“It’s important to push the boundaries, but in a careful way – there’s still business to do.”
Chadwick also quoted Erica Berchtold, CEO of The Iconic, on the need for brands to continue to find uniqueness in a world where most retailers are now digitally capable.
“Erika talks about the safety car coming out when Covid hits so everyone can catch up to improve our platform and capabilities in this digital space,” he said. . “Yes, yes, it is important for Iconic to have a clear moat of our uniqueness and differentiation in the market, to remain who we want to be, and to aggressively seek to gain more market share. to be able to play for
Become the first Chief Customer Officer
Runway X bills itself as a milestone in Chadwick’s first year as Iconic’s first Chief Customer Officer. This role has seen marketing integrated with product features as well as customer service, a trio that is crucial in optimizing the customer experience.
“How we are represented on e-commerce platforms through our range of products is another important buying part of the journey,” says Chadwick. “So if a customer knows what they want to buy, they can come and buy it in a seamless way. If not, we create moments that help inspire them along their journey through our platform. increase.”
Chadwick says it’s important to take the position, listen, ask questions, see what’s working and your business strategy, and consider how you can improve your work and your brand. I said yes.
“I am lucky to join an organization where the business is strong and the brand is incredible. further, protect who we are, and enhance the great work that is happening.
“This customer organization gives us the additional mandate of being customer-obsessed at every touchpoint. We want to drive a more exemplary customer journey. , we want to keep our culture as part of our brand and improve our business so that we can compete in the long term.”
Other advantages The Iconic endorses Chadwick are its size, large customer database, and Gen Z connections. He said the expansion of the lifestyle range and the addition of brands such as Gucci Sport are further victories.
And as Customer Chief, Chadwick has many avenues to drive growth. “From my point of view, the main customer role is his modern version of CMO,” he said.
“Marketing should always be broader than communication, and having other means is very important. Another thing is to embed a commercial understanding of the business throughout the organization. We know that when we pull, this is generated by the obligations of that customer above.”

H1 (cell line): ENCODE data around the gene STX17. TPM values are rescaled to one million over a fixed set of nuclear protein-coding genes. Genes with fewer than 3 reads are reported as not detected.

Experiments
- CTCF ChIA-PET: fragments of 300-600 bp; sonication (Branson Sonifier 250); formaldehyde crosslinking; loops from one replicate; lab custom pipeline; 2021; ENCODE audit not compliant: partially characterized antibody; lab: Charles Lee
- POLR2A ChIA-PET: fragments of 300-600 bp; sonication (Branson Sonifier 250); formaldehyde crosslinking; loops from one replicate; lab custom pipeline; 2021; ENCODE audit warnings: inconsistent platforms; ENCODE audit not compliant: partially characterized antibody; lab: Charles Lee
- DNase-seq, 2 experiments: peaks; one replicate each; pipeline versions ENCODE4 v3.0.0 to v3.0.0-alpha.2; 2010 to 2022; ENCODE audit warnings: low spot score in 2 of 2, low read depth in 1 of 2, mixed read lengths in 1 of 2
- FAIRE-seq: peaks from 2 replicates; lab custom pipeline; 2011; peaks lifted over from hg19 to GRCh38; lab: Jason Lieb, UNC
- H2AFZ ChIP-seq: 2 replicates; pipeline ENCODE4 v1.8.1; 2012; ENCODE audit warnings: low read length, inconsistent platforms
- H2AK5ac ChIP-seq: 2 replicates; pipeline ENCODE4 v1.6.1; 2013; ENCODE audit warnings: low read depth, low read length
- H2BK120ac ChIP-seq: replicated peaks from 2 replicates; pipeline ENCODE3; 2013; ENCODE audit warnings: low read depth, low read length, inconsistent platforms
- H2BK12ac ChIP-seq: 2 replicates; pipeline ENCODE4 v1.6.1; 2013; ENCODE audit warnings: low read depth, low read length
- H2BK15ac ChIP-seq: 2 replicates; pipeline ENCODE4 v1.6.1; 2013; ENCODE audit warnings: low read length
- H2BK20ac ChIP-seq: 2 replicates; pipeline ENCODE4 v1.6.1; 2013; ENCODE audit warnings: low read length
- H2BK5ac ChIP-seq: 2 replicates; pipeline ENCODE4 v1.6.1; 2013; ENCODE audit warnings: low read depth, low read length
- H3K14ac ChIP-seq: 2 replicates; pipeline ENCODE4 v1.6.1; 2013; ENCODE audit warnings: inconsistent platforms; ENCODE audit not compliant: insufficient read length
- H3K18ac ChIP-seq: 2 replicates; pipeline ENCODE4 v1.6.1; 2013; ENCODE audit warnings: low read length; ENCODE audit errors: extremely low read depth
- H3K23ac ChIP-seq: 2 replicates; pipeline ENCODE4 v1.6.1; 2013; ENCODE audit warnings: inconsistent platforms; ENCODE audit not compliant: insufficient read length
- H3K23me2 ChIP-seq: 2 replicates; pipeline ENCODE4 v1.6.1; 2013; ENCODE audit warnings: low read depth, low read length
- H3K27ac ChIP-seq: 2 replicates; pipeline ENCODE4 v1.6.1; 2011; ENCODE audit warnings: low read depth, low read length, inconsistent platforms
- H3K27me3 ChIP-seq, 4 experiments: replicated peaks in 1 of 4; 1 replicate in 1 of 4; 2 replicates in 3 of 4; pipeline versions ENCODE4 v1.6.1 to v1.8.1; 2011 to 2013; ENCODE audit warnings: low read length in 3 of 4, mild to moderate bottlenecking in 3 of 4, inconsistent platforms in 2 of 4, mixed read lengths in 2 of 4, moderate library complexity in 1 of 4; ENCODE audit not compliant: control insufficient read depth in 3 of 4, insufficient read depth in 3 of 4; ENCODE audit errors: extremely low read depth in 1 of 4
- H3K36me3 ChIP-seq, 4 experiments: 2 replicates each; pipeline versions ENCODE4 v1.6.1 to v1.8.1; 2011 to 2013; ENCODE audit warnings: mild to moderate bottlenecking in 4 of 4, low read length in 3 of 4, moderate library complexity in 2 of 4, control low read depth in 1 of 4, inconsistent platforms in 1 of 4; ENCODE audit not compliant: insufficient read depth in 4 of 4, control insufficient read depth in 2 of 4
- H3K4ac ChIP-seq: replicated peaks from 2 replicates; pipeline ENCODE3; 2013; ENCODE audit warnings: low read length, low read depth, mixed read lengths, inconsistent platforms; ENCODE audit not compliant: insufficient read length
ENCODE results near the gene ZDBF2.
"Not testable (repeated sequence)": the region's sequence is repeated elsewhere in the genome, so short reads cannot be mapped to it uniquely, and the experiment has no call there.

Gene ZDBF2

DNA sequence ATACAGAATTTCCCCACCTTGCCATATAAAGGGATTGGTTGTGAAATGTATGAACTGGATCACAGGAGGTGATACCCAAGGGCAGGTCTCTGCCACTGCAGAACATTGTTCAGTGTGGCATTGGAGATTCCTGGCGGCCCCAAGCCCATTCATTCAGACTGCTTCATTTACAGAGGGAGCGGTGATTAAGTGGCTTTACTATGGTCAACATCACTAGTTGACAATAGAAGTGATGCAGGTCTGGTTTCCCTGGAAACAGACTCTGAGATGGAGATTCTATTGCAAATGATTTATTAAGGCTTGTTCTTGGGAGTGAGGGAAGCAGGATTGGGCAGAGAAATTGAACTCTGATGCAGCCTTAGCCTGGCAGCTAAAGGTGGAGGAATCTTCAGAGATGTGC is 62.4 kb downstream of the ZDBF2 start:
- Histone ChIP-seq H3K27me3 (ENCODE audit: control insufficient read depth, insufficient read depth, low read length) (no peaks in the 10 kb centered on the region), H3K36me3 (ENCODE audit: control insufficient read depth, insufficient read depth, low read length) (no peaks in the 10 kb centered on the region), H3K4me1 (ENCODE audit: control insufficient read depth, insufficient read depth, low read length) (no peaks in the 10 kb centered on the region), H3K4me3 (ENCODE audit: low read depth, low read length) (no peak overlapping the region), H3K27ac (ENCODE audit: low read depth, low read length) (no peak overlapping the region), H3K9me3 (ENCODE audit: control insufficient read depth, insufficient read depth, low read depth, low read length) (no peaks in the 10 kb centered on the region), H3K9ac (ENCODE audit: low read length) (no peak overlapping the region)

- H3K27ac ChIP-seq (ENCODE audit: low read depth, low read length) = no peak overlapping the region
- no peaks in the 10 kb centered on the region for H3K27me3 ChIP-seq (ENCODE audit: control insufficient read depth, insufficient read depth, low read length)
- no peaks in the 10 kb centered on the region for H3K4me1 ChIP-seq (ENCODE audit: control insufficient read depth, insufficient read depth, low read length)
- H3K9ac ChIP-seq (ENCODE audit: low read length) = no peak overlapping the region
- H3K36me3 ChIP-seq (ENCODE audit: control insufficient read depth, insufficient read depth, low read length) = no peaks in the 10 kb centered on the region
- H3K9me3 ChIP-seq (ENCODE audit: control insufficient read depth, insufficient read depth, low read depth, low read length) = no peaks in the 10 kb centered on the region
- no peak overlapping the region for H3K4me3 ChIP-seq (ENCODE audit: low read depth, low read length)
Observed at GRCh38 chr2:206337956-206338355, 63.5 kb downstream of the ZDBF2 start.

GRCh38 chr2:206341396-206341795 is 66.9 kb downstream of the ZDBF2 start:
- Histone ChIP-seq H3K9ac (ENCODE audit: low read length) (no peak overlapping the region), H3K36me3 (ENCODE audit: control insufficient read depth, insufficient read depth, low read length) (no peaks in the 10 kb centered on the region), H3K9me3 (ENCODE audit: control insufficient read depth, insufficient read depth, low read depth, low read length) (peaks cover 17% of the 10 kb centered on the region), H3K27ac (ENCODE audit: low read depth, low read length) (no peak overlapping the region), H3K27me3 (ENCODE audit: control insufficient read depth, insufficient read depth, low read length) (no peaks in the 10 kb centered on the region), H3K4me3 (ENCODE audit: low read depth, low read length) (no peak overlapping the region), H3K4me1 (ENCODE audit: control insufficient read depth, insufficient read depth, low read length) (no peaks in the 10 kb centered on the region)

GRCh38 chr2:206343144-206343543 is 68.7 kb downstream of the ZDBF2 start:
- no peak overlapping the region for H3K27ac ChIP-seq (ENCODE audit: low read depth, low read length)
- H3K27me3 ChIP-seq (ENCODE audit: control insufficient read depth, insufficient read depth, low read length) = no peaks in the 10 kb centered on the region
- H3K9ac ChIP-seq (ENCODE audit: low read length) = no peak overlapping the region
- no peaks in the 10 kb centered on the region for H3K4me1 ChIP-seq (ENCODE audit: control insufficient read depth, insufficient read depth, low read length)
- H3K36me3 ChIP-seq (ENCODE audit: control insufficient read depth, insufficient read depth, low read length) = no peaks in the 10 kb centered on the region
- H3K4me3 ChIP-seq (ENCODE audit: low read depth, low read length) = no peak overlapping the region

The Iconic already had powerful ways to listen, learn, and measure how customers were feeling, but the optimization opportunities Chadwick found centered around last-mile deliveries. I have.
“This is even more important than the marketing materials we send out to entice customers with our product range in terms of how they feel about Iconic,” he said. All leading and lagging indicators need to be handled appropriately as they are relevant.Looking ahead in the years to come, we will definitely drive a step change in customer loyalty and see how much our employees shopped. , it’s even more important to get hooked on how much you bought and when you last bought from us.
“The great thing about e-commerce businesses is that you get so much richer data through behavioral activity – intent-based searches, traffic, what people are looking at. It’s not about NPS, it’s about combining it into a more coordinated picture from one end to the other to get a real sense of what people are feeling. ”
Having been Virgin Velocity’s CMO for several years, Chadwick knows what a loyalty program is and what it looks like. He believes that this previous professional experience, whether rational or intangible, pertains to how to organize around the customer and manage a large customer base to deliver the right amount of value. He said it would definitely provide insight.
“We are entering a more competitive environment. We need to make sure we bring in the right customers that span that loyalty continuum,” he said. “I focus as much on post-purchase behavior as I do on bringing new things back into the shopping loop at The Iconic.”
According to Chadwick, The Iconic has a strong customer value proposition, including free shipping, a return policy, and an assortment of products. “We start with the product, the whole flywheel starts there, and we have an assortment that people want to buy,” he added.
“The customer organization has allowed us to revitalize our team under the new structure in a way we have never seen before. It allows us to lean into our obsession and loyalty.”